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This Is The Next Generation Of Health

Medical AI has a bright future.

Apple’s focus on health data collected by wearable technology and new capabilities for streaming that data to doctors just guaranteed it.

Imagine your medical professionals getting a detailed live report on your key fitness and health indicators, including cardio fitness, waist circumference, sleep trends, activity levels, blood oxygenation, even nutrition, almost as the data is collected. And, maybe, getting a phone call from your doctor suggesting you take that walk you’ve been putting off for days because, after all, your heart health needs a little attention.

It’s coming to iOS 15, Apple’s upcoming mobile operating system.

Of course, you’ll need an Apple Watch to collect the data, or other apps and hardware for different kinds of health data. And doctors or medical organizations are going to have to develop smart systems — medical AI — to make sense of the flood of incoming data and respond appropriately when threats are detected.

This is one of the major new health features Apple announced today at its World Wide Developers Conference. There’s also the requisite new workout types in Apple Fitness, a new Mindfulness app in WatchOS 8, and new instructors in Fitness+, of course.

But there’s also a major set of new data capabilities.

Some of which are groundbreaking and enable the next generation of integrated health.

There’s new capabilities in hardware and on-device software, such as Apple’s health app in iOS 15. It will capture measurements for walking steadiness, which can be an important health indicator for potentially serious long-term health conditions as well as an immediate risk of falling. The details include speed, stride length, and time spent on both feet. The Health app will also give you better descriptions of lab results, if you’re connected to your medical organization digitally, and importantly, highlight fitness and wellness trends.

Sharing data safely, however, is where the bulk of the innovation is.

You can share data with your health care organization, as mentioned, but also between family members in a new feature called Health Sharing. That means that with permission, you’ll be able to see how your elderly parents are, or connect with kids and get a quick overall picture of family health.

As someone with an aging mother — 85 years young — this can be very, very powerful. Apple’s example: “there’s been a change in Mom’s average resting heart rate” is a good example of what you might want to know.

The data is granular — pick what you want to share — and encrypted.

Which is also true, of course, of data that you choose to share with your health care organization. Apple says it will not be able to see that data flowing between you and your health care provider.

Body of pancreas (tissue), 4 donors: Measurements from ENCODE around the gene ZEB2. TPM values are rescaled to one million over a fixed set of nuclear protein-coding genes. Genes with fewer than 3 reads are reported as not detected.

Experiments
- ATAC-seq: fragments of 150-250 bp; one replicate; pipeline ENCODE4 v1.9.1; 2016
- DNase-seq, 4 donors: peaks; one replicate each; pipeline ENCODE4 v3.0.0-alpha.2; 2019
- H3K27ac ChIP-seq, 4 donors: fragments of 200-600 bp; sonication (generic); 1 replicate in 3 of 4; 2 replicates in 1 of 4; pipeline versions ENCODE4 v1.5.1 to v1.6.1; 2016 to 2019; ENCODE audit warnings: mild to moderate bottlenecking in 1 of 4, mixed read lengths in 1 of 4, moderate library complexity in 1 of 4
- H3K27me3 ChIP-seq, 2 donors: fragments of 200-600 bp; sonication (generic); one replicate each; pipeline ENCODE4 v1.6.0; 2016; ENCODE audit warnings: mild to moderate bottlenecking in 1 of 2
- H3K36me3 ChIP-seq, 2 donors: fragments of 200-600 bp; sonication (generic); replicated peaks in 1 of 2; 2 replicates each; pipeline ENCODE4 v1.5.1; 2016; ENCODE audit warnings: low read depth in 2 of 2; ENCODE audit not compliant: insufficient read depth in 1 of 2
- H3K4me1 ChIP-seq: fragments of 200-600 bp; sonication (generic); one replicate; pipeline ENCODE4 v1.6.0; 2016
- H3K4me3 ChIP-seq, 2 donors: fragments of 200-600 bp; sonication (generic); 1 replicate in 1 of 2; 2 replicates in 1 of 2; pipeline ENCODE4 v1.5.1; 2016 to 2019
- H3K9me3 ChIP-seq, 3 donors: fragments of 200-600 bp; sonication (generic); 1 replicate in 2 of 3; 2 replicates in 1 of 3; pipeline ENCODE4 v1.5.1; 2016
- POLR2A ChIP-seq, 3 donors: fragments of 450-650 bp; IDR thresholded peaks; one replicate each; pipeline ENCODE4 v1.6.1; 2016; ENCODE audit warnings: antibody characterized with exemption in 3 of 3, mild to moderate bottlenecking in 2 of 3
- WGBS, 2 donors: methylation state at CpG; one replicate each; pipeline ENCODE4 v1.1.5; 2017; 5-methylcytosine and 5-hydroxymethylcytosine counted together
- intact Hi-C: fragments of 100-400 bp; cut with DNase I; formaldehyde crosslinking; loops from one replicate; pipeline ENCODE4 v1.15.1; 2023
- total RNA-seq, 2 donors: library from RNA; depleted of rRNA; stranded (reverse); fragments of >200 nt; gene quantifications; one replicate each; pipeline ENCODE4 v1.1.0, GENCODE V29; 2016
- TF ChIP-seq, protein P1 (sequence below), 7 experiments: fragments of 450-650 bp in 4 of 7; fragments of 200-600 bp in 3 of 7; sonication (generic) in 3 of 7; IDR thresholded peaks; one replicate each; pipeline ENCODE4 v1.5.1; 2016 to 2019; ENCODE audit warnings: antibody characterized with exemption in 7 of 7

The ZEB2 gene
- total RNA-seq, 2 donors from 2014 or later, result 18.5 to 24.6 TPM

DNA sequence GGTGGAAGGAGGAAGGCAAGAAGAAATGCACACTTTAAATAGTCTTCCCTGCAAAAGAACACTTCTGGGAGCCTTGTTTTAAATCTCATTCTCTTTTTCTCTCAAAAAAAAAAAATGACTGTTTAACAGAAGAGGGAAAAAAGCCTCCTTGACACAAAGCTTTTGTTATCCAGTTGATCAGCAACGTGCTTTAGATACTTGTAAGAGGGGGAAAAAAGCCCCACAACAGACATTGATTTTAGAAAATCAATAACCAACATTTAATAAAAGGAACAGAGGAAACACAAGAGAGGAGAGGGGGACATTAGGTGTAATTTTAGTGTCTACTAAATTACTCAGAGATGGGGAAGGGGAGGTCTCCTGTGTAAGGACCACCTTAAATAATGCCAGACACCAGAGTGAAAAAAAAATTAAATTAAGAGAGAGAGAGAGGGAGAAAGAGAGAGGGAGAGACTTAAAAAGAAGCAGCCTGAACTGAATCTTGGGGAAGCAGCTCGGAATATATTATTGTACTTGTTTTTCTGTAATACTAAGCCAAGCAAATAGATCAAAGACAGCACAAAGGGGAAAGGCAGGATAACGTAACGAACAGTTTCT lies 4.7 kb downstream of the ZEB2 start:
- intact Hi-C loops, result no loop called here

Six medical organizations have so far committed to supporting the new sharing capabilities, and others will presumably be joining.

This feature primarily is what will help create the next generation of integrated health, with at least six components:

  1. Technology capture: Wearable tech for personal health monitoring
  2. Personal motivation: Personal notifications and motivation to improve health and wellness
  3. Social engagement: High-level sharing of health data with family and friends
  4. Data science: Detailed sharing of streaming health data to trusted medical organizations, merging with data from trusted medical sources like lab results, and a high-level analysis of that data
  5. Medical AI: Smart systems monitoring your ongoing health data, analyzing it for anomalies or issues, and alerting doctors or you when necessary
  6. Healthcare professionals: Highlights and interventions by doctors, nurses, dietitians, and others

There’s no way individual doctors will be able to assimilate the stream of incoming data alone, so health care organizations will be forced to significantly develop their data processing and predictive system to understand the data and make decisions based on it in near real-time. Which means medical AI, essentially: health care organizations will need to develop medical AIs to continuously monitor your health indicators and notify a doctor or nurse — or you directly — if something concerning pops up.

In jurisdictions where you have health care choice, data science and AI capabilities will soon be an important factor in choosing a health care provider. And countries with national and regional health care systems will want to develop similar capabilities.

Much of this is available piecemeal today. Apple is putting it in one big package, wrapping a bow on it, and presenting it to the world.

There are still many questions, of course:

  1. Privacy: can you trust Apple? Can you trust your health care organization?
  2. Equity: how can we ensure all have the same opportunities for health?
  3. Efficacy: will this ultimately result in better health care outcomes? What if we can’t develop great data and AI systems that can understand all of this data? How will doctors cope with the flood of new information?

But I think we’re seeing the future of health unveiled in beta.

What do you think?

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